I’ve started on the top of the sail. Since I quickly discovered that the light was wrong and that I needed to redo it, I started there. If you think adding stuff is hard, taking stuff off is way harder, at least with my knowledge of AutoCad. I decided the easiest way to do it would be to simply slice off the top on the current model and one I have from before I did anything to it. (It is always wise to save and rename so that you have the model at various stages along the way, in case you mess up, which I seem to do a lot.) I could then cut and paste the old one in place of the discarded wrongly modified one.
That’s what I did, but man it was a bee-otch. It didn’t want to slice, no matter what I did. After trying numerous ways of doing it, I finally tried just lowering the cut surface a fraction of a fraction of an inch and tada it worked. I figure since I was trying to cut on the original join line, where I joined the top and bottom originally, AutoCad didn’t like that, so it acted like a 2-year old and said, “NO!” Anyway, after that was done, I realized that I had to redo the vents at the top since I had cut them up. All said and done, the entire process to get a new top ready to go took 5 hours.
In pictures I have been graciously sent and those I have found myself, I have decided that the location and configuration of the snorkel induction mast was pretty much as shown on the Permit plans I have, so I’m going to go ahead and start adding it. There is one major difference between the mast on the two ships, that plays to my advantage, and that is that the ID light is on the top of the mast on Greenling and the other large sail ships. This may make it easier to deal with the light, but we shall see.
I’ve decide that on this stage I will give a detailed description of what I am doing as I am doing it. Here we go.
I’m fortunate to have been provided plans that contain good details of the snorkel induction mast.
I started by copying the cross-section at the top of the image above, importing it into AutoCad, and then scaling it and moving it where I wanted it. This I did totally by eyeball and guess work, using no known dimensions. The next step was to trace the outline using circles, ellipses, arcs and lines. The cross section I used shows the bottom side, which shows the outline of the top that matches the cutout in the sail (Red), the masts themselves (Magenta), and a support bracket (Blue). Each will be handled completely differently.
So that is where I am at this point. I’m going to start with the outline, which means that I need to do a couple of things. I need to both cut a recessed hole in the top of the sail in the shape of the outline and create the outer surface of the mast. This requires that I make a copy of the model and the line. I also turn off the plan layer at this point and delete the sail planes as they can always be recopied and pasted.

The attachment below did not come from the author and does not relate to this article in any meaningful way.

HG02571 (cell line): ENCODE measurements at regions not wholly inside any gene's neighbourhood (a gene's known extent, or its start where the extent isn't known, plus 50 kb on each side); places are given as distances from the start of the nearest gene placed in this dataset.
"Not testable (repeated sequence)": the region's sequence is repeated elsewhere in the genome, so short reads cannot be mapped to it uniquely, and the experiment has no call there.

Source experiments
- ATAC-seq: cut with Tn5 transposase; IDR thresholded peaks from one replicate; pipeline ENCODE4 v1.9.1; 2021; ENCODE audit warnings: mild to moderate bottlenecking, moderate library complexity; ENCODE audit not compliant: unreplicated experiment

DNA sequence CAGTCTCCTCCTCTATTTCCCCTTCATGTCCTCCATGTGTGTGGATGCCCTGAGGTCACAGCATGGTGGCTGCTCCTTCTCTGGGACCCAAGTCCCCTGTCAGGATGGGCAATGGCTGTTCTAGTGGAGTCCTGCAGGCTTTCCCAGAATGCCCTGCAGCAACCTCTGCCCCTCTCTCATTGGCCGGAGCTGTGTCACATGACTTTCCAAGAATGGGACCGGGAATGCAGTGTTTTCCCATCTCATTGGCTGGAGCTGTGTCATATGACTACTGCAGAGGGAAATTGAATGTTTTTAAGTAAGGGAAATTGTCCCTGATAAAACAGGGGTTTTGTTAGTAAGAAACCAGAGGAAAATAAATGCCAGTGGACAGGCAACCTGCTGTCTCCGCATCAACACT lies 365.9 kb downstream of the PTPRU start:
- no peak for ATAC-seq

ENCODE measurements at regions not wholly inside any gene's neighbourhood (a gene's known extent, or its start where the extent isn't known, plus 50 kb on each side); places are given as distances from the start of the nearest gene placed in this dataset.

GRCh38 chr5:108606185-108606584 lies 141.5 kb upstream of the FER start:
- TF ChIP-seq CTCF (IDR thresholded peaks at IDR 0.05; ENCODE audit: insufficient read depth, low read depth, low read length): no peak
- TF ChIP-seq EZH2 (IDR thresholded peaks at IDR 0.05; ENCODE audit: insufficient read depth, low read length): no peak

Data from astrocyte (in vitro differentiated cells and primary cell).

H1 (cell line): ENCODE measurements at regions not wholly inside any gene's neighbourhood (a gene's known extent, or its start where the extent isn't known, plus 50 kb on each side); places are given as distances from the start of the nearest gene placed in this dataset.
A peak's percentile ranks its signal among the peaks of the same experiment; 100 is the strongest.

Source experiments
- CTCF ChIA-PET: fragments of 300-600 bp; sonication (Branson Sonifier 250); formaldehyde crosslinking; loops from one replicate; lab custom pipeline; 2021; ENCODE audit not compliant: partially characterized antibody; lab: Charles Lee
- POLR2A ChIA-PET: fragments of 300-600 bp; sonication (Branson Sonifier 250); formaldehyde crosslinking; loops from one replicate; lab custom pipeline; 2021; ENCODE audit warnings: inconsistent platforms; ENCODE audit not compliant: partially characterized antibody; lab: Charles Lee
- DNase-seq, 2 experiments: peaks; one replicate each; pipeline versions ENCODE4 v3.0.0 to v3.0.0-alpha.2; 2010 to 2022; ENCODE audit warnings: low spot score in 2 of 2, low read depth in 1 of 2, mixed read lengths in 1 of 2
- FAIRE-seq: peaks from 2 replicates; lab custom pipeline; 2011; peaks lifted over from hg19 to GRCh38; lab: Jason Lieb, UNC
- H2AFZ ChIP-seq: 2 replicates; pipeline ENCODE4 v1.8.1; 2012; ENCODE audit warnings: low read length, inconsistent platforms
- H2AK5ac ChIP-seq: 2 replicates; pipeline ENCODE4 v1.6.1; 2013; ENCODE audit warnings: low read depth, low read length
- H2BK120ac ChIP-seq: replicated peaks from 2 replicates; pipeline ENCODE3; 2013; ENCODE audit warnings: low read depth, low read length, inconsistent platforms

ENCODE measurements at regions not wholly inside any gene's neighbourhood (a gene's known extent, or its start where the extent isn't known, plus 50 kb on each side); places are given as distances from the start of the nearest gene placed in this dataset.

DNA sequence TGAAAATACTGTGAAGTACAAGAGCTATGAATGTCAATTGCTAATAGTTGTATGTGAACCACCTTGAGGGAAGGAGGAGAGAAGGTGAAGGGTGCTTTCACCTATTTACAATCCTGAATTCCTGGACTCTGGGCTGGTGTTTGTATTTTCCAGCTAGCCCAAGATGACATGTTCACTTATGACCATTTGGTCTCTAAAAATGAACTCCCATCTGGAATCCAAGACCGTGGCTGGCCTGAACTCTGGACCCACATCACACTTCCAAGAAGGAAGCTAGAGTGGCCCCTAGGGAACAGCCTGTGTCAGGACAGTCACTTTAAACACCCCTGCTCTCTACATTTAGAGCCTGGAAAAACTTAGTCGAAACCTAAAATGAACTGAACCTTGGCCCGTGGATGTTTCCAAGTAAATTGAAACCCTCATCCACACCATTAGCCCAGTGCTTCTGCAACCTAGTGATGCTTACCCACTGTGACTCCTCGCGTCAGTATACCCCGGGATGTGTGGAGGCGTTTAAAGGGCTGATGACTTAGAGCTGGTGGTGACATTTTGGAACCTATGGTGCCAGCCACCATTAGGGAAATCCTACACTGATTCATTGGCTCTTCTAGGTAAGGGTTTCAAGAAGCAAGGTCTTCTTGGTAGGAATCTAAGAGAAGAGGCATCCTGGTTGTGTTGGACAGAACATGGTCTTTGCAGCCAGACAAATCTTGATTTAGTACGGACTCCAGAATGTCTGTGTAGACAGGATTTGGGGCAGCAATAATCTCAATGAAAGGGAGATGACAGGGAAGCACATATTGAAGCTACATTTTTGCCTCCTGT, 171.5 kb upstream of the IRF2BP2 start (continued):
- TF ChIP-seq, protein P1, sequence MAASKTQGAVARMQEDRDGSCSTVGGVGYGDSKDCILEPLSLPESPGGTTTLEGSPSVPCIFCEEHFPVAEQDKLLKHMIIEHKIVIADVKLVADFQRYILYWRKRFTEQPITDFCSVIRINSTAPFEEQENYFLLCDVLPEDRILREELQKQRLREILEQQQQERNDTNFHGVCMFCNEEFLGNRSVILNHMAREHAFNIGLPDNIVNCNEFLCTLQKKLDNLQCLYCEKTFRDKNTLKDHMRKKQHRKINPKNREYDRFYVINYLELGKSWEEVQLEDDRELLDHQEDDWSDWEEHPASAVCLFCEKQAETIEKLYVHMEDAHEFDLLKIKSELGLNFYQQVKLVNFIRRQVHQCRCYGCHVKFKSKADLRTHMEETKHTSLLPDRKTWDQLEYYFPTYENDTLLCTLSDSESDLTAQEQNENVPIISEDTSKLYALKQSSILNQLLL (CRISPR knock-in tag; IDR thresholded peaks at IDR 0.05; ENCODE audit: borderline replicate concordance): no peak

For some reason my drawing has a line that shoots off into space. It doesn’t seem to effect my model though, and I can create what appear to be good STL files that are needed to print on the stereolithograph (SLA) system I’m making the parts with so I haven’t been worried about it, but it’s just wrong.
Anyway the next step is to cut out the recessed area of the shape. We do this on the model we are going to keep.
I start by extruding the shape longer than I need it. In this case I have arbitrarily chosen to make the recess 0.1” deep, so I have drawn a line perpendicular to the surface at 0.1” from the bottom. I then move the 3-d shape and the line until the line just starts to disappear into the surface. The SUBTRACT Command is performed and Tada, we have our cut out.
Now, going to the copied part, we again extrude the shape, but this time what we are eventually trying to create is the shell top surface for the mast. For the time being I am going to make it 0.01” thick at the shallowest place. It will eventually be trimmed, but we will deal with that later. After we get the shape sunk into the sail, as before, we run the UNION Command and Tada we have a bicycle seat. I always wondered how they came up with that shape.
Seriously though, this piece (Modified a bit) will become the top of the mast. At this point I save the bicycle and traced lines into a new file “Part21-SnorkelInductor” and the sail into a new file.
I’ll get to the the snorkel later, but first, I want to finish the sail part, which means drilling the mast holes into the sail. To make sure they are stout, I’m drilling in 0.5”. The same procedure as before is used.
Since I am going to be running wires up the mast, I also need to drill a 0.04” diameter hole all the way through the sail.
The sail part is completed, so now it’s time to address the mast. This is when we will find out if lights are even feasible, but it will have to wait for the next post.